|Jeffrey Lehman, Shirelle Phelps
The Vietnam War was a 20-year conflict in Southeast Asia (1955?1975) between the government of South Vietnam and the Communist government of North Vietnam. The North Vietnamese sought the reunification of the two countries under its form of rule. The United States, determined to prevent Communist aggression, supported the government of South Vietnam and in the early 1960s became increasingly involved militarily in the conflict. By 1965 U.S. involvement had escalated, and U.S. armed forces had been introduced. Opposition to the war in the United States grew steadily, resulting in one of the most divisive periods in U.S. history. The United States ultimately withdrew its forces in 1973. Within two years the North Vietnamese defeated the South Vietnamese armed forces and took control of the country.
On January 23, 1982, CBS television broadcast a 90-minute documentary entitled The Uncounted Enemy: A Vietnam Deception. The program was produced by George Crile and based in large part on the reporting of Sam Adams, a Pentagon analyst who had acted as a CBS consultant for the program. Mike Wallace from 60 Minuteswas the narrator. He also conducted some of the interviews.
The documentary reported charges by a number of U.S. Army and CENTRAL INTELLIGENCE AGENCY (CIA) intelligence sources, who claimed that prior to the surprise North Vietnamese-Viet Cong led Tet Offensive in January 1968, the U.S. Military Assistance Command in Vietnam, also known as MACV, conspired to mislead President LYNDON B. JOHNSON, the American public, and the rest of the military about the enemy's actual strength. The witnesses interviewed for the documentary stated that MACV carried out this deception to make it appear that progress was being made in winning the war of attrition against enemy forces, that the war could be won, and that there was "some light at the end of the tunnel" in what was the longest war in U.S. history.
The documentary made clear that not only was MACV under the control and command of General William C. Westmoreland but that the conspiracy to understate enemy troop strength was carried out at least with Westmoreland's knowledge, ACQUIESCENCE, and tacit approval. The documentary then charged that the Tet Offensive might have been less surprising and demoralizing had MACV been providing accurate information. Since many historians and military experts consider the Tet Offensive to be the war's final turning point, the documentary suggested that Westmoreland played a significant role in the U.S. defeat in Vietnam.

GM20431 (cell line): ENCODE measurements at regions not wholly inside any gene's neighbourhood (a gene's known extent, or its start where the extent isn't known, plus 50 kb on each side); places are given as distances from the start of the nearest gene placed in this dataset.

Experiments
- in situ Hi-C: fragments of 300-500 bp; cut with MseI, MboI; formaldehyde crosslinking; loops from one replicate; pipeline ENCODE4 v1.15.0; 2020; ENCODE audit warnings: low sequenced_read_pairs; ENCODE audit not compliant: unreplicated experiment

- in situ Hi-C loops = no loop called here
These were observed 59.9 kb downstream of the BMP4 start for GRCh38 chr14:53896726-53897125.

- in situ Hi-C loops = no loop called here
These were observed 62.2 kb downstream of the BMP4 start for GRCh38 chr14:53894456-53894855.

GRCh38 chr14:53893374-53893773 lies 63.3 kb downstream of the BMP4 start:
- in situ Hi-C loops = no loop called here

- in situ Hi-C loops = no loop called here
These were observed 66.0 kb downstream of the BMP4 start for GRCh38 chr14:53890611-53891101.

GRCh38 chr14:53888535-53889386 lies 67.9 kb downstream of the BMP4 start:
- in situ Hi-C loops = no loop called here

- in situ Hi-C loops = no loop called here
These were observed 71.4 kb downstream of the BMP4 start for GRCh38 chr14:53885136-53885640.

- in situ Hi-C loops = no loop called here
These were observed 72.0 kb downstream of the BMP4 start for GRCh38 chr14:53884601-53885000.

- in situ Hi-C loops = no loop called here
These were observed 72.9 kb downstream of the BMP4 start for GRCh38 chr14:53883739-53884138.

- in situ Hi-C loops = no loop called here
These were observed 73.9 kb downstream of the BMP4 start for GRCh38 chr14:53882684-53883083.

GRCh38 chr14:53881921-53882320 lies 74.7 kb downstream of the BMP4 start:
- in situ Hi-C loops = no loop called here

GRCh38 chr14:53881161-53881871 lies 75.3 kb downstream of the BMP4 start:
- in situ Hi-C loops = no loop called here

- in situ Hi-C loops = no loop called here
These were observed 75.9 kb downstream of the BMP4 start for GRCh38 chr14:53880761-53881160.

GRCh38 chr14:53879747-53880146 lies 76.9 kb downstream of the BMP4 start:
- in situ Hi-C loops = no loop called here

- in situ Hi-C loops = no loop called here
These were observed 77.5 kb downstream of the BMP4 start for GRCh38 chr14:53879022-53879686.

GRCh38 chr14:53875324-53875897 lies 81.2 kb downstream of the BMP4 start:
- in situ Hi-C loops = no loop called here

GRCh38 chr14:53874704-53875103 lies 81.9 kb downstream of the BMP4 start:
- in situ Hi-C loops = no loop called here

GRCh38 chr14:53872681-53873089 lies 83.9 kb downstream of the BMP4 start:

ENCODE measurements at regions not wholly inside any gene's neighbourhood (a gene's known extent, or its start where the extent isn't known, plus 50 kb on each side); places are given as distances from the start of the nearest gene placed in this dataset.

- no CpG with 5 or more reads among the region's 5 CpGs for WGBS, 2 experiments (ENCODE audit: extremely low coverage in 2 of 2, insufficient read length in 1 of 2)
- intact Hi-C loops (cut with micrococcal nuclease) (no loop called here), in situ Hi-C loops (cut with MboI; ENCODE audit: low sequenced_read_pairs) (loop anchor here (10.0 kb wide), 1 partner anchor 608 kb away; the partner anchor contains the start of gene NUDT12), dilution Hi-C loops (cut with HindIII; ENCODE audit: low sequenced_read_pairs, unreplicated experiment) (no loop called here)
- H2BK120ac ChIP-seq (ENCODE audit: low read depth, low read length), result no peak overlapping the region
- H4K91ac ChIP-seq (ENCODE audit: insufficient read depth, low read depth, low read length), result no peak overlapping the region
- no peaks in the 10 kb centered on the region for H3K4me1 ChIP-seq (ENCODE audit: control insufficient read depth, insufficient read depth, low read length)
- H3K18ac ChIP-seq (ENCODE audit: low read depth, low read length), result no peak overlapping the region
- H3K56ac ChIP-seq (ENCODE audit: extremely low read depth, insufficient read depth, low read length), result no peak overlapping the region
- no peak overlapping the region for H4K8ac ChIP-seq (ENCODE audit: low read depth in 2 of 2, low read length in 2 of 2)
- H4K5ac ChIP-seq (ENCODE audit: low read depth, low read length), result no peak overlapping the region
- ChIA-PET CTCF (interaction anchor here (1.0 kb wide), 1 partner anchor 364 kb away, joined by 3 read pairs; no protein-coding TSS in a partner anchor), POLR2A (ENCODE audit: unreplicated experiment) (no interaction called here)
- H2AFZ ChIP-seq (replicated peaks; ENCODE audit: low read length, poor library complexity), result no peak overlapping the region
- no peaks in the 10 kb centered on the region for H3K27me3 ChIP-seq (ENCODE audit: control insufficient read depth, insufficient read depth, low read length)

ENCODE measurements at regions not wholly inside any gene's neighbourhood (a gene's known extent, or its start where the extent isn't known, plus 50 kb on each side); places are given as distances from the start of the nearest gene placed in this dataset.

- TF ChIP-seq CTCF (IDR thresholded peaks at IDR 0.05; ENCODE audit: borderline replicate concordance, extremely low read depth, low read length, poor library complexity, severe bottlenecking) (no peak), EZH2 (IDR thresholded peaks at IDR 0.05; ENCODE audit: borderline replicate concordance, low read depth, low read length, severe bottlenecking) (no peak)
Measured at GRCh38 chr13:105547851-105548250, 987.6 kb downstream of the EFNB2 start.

In the preface to the broadcast, correspondent Mike Wallace stated: "The fact is that we Americans were misinformed about the nature and the size of the enemy we were facing, and tonight we're going to present evidence of what we have come to believe was a conscious effort?indeed, a conspiracy at the highest levels of American military intelligence?to suppress and alter critical intelligence of the enemy in the year leading up to the Tet Offensive."
Three days later, General Westmoreland held a press conference attended by former CIA special assistant George Carver, former senior CIA officials, a former ambassador to Vietnam, and some of the general's principal intelligence people during the war. Westmoreland and his supporters denounced the program as filled with lies, distortions, fraudulent statements that constituted a hoax on the public. Westmoreland and the others criticized the documentary on four grounds. They alleged that (1) one of the interviews had been rehearsed; (2) one of the witnesses was interviewed after being allowed to see the interviews of the other witnesses; (3) there was insufficient notice to General Westmoreland of the scope of his interview; and (4) certain answers were improperly spliced and edited.
CBS News decided to conduct an internal investigation, appointing senior editor Burton Benjamin to coordinate it. On July 7, 1982, Benjamin submitted his findings to Van Gordon Sauter, the president of CBS News. Eight days later Sauter issued a statement expressing regret that the documentary had failed to comply with certain journalistic standards ordinarily followed by CBS. However, Sauter emphasized that the program contained no falsehoods or distortions of the truth. In September, CBS offered to General Westmoreland 15 minutes of unedited airtime to respond to the documentary, which was to be followed by a 45 minute panel discussion about the criticisms and merits of the broadcast. The general declined the offer.
On September 13, 1982, Westmoreland filed a $120 million lawsuit against CBS, alleging that the Vietnam documentary had made 16 libelous statements against him. But statements that accused the general of having conspired to understate enemy troop strength constituted the centerpiece of the lawsuit. Although Westmoreland filed the lawsuit in his home state of South Carolina, CBS successfully moved the case to a federal district court in New York for trial. Westmoreland's suit was funded in part by the Capital Legal Foundation, a conservative think tank headed by Dan Burt, who also served as the general's lawyer. CBS was represented by the law firm of Cravath...
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